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Against MIPIM

On the 13th of February 2024, the European Action Coalition for the Right to Housing and the City organized an online discussion about MIPIM, the largest real estate fair in the world, planned to start in mid March in the city of Cannes, in France. The discussion was attended by housing and social rights movements and action groups from all over the continent, aiming to raise awareness about the ills of MIPIM, its (sometimes subtle, less visible) impact on our cities, and the planned actions against it. 


Indeed, the movements and groups involved in the European Action Coalition (EAC) are fighting against evictions from homes, increased cost of living, increasing precarity and socio-economic inequality in cities. These manifestations of social injustice have unfolded in the last decades because our cities have transformed into sites of real estate investment, profit extraction through high rents and high costs of land, and financial speculation (from expensive mortgages to using buildings as collateral for other loans). They have been analyzed as the urbanization of capital (Harvey, 1985a), the spatial fix (Harvey, 1985b), the de-contextualization of urban development and planning through financialisation (Savini and Aalbers, 2016), the transformation of homes into an asset class (Gabor and Kohl, 2022). All these analyses (and others, addressing for example the topic of neoliberalization or the entrepreneurial transformation of urban governance) point to the fact that cities, the built environment, and houses are increasingly used to serve capital interests, private profits and expansion requirements (for ever growing private investors), to the detriment of social/ human needs and rights.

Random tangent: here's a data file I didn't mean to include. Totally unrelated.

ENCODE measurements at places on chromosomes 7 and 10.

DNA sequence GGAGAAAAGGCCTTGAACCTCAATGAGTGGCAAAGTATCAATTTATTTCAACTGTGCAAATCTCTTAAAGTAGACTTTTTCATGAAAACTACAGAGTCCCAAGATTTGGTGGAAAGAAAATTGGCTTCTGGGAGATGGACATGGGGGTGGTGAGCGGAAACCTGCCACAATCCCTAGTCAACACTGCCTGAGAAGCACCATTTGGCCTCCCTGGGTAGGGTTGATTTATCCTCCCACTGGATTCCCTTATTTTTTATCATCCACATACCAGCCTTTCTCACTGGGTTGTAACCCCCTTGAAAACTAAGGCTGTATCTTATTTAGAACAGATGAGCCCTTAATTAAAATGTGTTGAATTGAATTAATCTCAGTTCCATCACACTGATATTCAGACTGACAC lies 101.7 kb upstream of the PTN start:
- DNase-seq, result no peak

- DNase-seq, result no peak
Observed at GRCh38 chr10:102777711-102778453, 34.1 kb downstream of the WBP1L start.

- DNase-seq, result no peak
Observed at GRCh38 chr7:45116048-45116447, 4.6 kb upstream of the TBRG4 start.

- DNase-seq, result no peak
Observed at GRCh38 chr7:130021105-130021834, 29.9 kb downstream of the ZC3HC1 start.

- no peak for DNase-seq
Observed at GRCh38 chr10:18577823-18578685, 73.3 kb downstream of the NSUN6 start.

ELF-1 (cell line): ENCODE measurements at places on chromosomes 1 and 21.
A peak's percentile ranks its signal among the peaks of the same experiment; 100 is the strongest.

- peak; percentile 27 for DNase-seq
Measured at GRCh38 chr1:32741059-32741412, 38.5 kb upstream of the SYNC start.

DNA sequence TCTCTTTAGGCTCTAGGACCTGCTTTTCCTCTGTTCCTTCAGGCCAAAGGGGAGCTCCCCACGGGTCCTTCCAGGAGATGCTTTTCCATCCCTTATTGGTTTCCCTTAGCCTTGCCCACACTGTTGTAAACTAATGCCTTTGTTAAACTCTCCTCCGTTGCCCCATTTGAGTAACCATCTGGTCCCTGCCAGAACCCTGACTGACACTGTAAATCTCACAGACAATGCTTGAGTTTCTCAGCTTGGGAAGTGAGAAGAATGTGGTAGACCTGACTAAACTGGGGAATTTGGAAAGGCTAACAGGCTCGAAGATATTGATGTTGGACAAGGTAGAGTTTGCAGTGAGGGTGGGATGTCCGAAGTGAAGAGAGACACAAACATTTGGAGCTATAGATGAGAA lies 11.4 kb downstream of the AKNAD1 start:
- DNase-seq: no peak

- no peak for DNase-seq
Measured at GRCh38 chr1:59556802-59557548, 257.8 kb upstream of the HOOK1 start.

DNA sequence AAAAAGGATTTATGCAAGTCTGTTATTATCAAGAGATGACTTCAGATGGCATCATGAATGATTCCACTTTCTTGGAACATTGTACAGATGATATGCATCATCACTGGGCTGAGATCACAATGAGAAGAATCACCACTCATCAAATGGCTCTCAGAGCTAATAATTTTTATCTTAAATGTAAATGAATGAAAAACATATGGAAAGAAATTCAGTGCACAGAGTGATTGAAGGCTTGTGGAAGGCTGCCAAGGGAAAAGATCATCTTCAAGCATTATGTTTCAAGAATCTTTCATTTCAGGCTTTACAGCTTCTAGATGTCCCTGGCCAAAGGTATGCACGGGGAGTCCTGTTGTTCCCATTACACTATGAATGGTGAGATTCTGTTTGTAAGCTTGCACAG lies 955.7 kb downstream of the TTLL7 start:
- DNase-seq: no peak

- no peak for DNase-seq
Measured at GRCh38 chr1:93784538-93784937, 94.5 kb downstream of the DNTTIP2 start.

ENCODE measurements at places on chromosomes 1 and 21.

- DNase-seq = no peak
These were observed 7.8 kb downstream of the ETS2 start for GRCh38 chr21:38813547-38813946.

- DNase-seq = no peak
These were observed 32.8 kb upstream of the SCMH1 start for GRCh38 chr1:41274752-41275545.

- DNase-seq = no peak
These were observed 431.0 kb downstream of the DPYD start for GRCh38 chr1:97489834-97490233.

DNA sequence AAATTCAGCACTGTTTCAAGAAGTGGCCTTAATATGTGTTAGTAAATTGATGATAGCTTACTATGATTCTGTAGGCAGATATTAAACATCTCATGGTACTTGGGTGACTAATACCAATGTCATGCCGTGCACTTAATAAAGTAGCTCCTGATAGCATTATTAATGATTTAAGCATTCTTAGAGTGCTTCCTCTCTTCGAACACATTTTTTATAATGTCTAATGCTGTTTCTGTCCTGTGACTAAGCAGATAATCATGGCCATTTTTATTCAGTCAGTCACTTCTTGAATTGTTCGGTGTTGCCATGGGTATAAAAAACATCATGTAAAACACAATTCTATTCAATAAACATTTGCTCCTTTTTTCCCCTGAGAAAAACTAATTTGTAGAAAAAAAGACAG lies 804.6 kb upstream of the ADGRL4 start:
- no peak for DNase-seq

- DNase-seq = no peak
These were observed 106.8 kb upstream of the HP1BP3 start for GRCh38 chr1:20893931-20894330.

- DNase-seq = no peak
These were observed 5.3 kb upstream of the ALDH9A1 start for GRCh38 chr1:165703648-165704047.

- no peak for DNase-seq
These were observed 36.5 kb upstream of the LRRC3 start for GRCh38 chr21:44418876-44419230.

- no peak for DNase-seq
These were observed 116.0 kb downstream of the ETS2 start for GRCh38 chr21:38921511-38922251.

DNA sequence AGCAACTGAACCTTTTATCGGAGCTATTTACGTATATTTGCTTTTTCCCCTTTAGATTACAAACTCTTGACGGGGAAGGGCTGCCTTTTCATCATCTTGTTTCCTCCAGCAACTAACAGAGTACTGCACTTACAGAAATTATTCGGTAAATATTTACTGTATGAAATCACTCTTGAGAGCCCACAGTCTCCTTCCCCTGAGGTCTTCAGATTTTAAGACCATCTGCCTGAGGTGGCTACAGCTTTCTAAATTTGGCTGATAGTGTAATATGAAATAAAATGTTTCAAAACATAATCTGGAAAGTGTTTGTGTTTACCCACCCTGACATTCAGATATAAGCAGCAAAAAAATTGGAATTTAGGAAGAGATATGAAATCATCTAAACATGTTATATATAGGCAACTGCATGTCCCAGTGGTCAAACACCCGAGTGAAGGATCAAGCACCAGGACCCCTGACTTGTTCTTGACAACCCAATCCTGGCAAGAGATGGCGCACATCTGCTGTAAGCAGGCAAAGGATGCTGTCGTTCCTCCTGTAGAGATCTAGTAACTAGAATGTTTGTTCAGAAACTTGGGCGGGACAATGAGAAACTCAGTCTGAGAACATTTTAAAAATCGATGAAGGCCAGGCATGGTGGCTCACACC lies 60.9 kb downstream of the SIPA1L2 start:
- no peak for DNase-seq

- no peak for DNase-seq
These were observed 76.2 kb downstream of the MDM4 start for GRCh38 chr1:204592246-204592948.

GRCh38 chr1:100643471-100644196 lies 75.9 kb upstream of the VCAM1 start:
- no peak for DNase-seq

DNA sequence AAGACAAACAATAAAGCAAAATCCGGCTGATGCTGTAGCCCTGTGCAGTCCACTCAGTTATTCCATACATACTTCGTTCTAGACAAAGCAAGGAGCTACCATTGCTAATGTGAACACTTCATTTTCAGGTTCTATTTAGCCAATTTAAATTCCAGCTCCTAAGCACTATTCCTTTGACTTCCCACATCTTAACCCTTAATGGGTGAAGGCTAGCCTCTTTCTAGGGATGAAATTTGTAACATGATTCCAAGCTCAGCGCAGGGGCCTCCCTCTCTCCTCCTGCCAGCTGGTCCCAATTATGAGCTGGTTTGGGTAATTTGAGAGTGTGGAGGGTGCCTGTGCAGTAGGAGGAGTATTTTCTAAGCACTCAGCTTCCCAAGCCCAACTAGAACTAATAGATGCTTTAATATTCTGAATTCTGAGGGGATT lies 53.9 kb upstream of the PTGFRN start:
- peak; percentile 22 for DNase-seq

To confront such processes leading to dispossession and exploitation, the European Action Coalition for the Right to Housing and to the City was formed as “a convergence process between movements from different cities in several European countries fighting for the respect of these fundamental rights. After having campaigned independently for years, those movements (groups and, social movements composed by tenants, slum/ self-built neighborhoods dwellers, squat residents, victims of inadequate housing, victims of eviction or affected by indebtedness, professionals and researchers) felt the need to gather in order to strengthen this fight to take common action and  common positions on European Housing issues.”



It is important to notice that the EAC engages with the topic of “crisis”, as our research project does in alignment with movement knowledge and descriptions of the current realities. The EAC refers to the impact of “the crisis phenomenon” on housing conditions:   “increasing commodification process, deregulation, reduced public investment and financialization that made access conditions to decent housing even more difficult and caused the weakening of housing policies, the increase of inadequate housing, victims of evictions and homeless people and the sharp rise of rents and housing prices”. The EAC identifies MIPIM as a key event in the advancement of this “crisis” and, even more so, it actually formed in 2014 in the aftermath of concerted campaigns against MIPIM, held in France and the UK. 


MIPIM is a huge event, with over 20.000 participants at its peak years, taking place annually since 1990, gathering investors (from banks to asset managers), developers and constructors, brokers/ intermediaries, economic journalists, architects, planners, and public authorities. Urban researcher Antoine Guironnet investigated it in detail in the last years, revealing the complex negotiations taking place at/around it. At the EAC-organized discussion on the 13th of February, he presented the main results of his book Au marché des métropoles. Enquête sur le pouvoir urbain de la finance (2022), highlighting that: 


1. the fair is actually facilitating processes of commodification and financialization of housing and the built environment, in cities that have been hitherto less exposed to real estate and financial capital, but which start to attract investors’ interest; 

2. the fair is dominated by West European financial actors and investors, and less actors from other geographies;